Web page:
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PharmExec talks to babylon founder and CEO Ali Parsa on how technology will deliver healthcare services to patients globally.
Launched in a blaze of publicity last year, babylon is a subscription or pay-as-you-consult health service app that allows users to book virtual GP consultations with professional clinicians, monitor symptoms and receive prescriptions. “In a nutshell,” founder and CEO Ali Parsa says, “it’s an integrated, soon to be predictive, easily accessible and easily affordable health delivery system”.
babylon has made great strides very quickly, last week becoming the #1 most downloaded health and medical app and 161st most popular app in all categories. This week Parsa will be addressing delegates at eyeforpharma Barcelona (March 24–26) on “how technology will deliver healthcare services to patients globally”.
Ahead of his presentation, PharmExec speaks with Parsa about his plans for the immediate future and the message he would like to convey to pharma.
What is your message to pharma companies?
Ali Parsa: Many pharma companies at the moment seem to be content just to be manufacturers; they produce a drug and sell it and there the relationship with the customer often ends. That is an enormous missed opportunity that other producers have long learnt to capture. It’s kind of like how car manufacturers used to be twenty, thirty years ago. You’d buy your car from BMW, for example, but then soon after you’d take it to another garage for a service, etc.
Car manufacturers have now learned that their relationship with the customer has not finished when they buy the product, it has only just started. Manufacturers now offer a complete after-care service; they continue to monitor the product after it has left the show room. Drug companies have not yet moved that way. If they were to, and were to begin to foster more direct relationships with their patients, then I could imagine that a partnership between the industry and a service like babylon would be incredibly useful. For example, we next plan to bring out a range of medication management systems, with the aim of ensuring patients’ adherence to their treatment regimes.
You’ve enjoyed rapid success with the take-up of the babylon app. But is it possible to reach potential groups such as the elderly, who are not tech-savvy?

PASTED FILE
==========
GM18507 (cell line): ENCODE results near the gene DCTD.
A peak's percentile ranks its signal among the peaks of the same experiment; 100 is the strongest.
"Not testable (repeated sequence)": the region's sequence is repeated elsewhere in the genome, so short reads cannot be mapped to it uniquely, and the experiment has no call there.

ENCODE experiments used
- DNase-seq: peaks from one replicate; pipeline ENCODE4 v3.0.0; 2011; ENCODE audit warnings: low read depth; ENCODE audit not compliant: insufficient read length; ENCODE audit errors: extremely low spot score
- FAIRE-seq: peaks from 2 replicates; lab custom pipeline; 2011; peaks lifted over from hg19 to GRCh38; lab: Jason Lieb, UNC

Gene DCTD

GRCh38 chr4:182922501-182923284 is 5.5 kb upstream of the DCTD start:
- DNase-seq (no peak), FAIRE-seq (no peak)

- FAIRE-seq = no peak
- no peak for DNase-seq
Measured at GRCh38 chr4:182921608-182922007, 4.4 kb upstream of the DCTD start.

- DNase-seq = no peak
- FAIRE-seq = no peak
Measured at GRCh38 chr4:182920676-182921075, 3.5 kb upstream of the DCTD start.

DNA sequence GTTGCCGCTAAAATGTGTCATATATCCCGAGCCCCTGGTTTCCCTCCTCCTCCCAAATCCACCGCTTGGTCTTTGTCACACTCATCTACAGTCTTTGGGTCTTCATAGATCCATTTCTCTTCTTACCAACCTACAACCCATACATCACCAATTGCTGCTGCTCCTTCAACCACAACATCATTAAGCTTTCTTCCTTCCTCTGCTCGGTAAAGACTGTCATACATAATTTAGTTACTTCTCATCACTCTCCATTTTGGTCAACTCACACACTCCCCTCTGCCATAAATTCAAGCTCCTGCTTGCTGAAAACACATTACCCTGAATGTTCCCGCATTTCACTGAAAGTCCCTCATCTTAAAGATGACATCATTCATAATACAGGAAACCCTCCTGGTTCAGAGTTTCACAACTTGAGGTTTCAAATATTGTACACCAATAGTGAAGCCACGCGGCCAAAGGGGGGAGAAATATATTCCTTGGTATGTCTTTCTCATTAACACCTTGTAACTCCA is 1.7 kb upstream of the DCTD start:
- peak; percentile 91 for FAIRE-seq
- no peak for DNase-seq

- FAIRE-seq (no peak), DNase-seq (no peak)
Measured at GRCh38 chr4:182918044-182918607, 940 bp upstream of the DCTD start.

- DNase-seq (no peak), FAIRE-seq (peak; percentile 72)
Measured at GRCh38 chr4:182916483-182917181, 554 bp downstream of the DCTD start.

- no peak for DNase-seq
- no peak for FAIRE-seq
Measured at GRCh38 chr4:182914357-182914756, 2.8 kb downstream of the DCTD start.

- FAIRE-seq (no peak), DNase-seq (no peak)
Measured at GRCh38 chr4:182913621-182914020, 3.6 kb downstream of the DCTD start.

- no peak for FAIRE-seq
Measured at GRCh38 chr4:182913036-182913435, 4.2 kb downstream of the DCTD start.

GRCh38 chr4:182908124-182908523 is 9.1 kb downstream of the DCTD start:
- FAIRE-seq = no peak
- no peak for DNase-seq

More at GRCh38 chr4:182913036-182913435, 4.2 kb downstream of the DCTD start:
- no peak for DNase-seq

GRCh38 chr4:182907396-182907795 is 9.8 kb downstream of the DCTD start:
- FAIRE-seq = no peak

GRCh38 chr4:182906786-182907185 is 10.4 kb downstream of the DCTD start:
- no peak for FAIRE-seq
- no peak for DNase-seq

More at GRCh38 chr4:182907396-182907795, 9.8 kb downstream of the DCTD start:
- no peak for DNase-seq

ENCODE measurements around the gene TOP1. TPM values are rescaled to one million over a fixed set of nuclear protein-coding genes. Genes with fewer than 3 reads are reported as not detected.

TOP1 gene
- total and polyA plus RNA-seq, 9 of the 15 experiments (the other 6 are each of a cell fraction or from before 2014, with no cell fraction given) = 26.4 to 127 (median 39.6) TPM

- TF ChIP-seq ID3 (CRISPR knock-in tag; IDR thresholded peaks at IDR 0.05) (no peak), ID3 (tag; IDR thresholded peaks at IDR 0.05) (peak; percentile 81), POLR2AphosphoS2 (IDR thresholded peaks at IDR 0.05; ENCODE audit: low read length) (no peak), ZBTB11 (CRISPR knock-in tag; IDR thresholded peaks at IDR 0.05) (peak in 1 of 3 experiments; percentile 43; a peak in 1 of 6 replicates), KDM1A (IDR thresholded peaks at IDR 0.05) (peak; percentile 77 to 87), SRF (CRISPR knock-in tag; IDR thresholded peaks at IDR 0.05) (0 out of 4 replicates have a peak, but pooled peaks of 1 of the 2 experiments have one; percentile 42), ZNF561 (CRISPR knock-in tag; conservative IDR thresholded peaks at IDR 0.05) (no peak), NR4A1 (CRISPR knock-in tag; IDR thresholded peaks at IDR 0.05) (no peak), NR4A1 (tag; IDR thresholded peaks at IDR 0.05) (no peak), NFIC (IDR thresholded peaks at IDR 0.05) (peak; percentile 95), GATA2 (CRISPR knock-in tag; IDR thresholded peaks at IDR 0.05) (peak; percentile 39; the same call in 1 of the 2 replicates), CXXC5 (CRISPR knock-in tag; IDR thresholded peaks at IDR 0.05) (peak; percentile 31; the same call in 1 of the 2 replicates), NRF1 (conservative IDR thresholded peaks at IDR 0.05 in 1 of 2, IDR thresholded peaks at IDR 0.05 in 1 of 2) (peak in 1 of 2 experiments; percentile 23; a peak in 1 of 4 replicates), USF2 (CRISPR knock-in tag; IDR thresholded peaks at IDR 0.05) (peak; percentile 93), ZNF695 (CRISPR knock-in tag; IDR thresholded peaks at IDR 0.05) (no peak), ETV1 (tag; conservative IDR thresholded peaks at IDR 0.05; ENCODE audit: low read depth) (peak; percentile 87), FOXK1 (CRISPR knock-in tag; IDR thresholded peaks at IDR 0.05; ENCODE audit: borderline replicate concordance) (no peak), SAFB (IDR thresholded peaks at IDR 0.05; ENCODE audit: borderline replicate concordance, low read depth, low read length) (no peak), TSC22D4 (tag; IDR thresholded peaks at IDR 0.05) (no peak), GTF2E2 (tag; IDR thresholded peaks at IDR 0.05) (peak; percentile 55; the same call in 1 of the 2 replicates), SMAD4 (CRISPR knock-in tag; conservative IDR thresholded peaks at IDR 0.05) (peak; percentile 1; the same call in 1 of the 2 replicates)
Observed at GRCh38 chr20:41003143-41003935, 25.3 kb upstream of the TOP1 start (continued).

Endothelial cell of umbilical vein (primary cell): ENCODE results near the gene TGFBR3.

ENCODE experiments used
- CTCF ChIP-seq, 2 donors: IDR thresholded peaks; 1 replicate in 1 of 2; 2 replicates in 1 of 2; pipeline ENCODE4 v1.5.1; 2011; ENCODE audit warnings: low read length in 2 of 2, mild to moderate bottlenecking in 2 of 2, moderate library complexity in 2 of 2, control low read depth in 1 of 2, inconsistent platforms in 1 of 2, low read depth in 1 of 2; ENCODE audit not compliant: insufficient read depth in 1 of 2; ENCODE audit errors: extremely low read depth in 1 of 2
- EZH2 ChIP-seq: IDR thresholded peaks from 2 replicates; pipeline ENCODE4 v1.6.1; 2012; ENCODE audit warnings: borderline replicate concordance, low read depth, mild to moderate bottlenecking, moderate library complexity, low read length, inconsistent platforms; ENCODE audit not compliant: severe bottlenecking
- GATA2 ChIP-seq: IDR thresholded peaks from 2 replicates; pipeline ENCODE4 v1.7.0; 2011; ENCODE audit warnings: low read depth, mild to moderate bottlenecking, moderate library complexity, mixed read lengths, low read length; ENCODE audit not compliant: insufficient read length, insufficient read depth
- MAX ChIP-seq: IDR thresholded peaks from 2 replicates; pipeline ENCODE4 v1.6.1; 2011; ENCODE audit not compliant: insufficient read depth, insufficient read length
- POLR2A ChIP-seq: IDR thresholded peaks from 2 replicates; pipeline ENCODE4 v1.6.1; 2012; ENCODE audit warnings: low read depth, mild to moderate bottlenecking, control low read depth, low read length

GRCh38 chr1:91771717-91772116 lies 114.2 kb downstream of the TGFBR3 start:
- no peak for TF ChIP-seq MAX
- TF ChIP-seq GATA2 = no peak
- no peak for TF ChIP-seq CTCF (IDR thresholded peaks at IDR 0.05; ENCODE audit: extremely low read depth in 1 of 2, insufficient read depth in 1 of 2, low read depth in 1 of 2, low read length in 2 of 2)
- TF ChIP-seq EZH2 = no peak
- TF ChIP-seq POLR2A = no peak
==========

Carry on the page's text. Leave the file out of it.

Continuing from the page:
One of the most striking things we’ve seen is the engagement of men with the platform. Men are typically very reluctant to engage with their own health. But we are seeing men signing up, signing up their families and taking responsibility for the health of their households.
As for reaching elderly patients, it’s kind of like saying should Apple have launched the iPhone seven years ago because the elderly were not among the first wave of users? When Apple launched its first smartphone, it only sold one million handsets globally, but when they launched iPhone 6 last year, they sold 16 million handsets on the first day. The way any innovation works is that there will be about two per cent of people who are very early adopters, then attracting 15 per cent early adopters and through this very significant group the innovation can be pushed out to an “early majority” of adopters. What we are really targeting first is that 2–15 per cent early adopters.
Your presentation will deal with delivering healthcare services to patients globally. What are your global plans at this point?
We made a decision to go to Ireland in December last year and we launched there on March 2. It took us less than ten weeks; that’s the beauty of our platform, it’s completely scalable. But next we’re going to Rwanda. We hope that by Q4 this year we will be launching a national service there. Obviously we need to make significant changes to the system to make it robust and reliable for Rwanda. For example, we need the system to be able to work on 2G phones, which is a big departure for us. But the reason we have chosen Rwanda is that we are currently providing a service in some of the world’s richest countries, so we would also like to show that we can provide that service in one of the poorest countries - at prices that are affordable. Technology will democratize access to healthcare globally.
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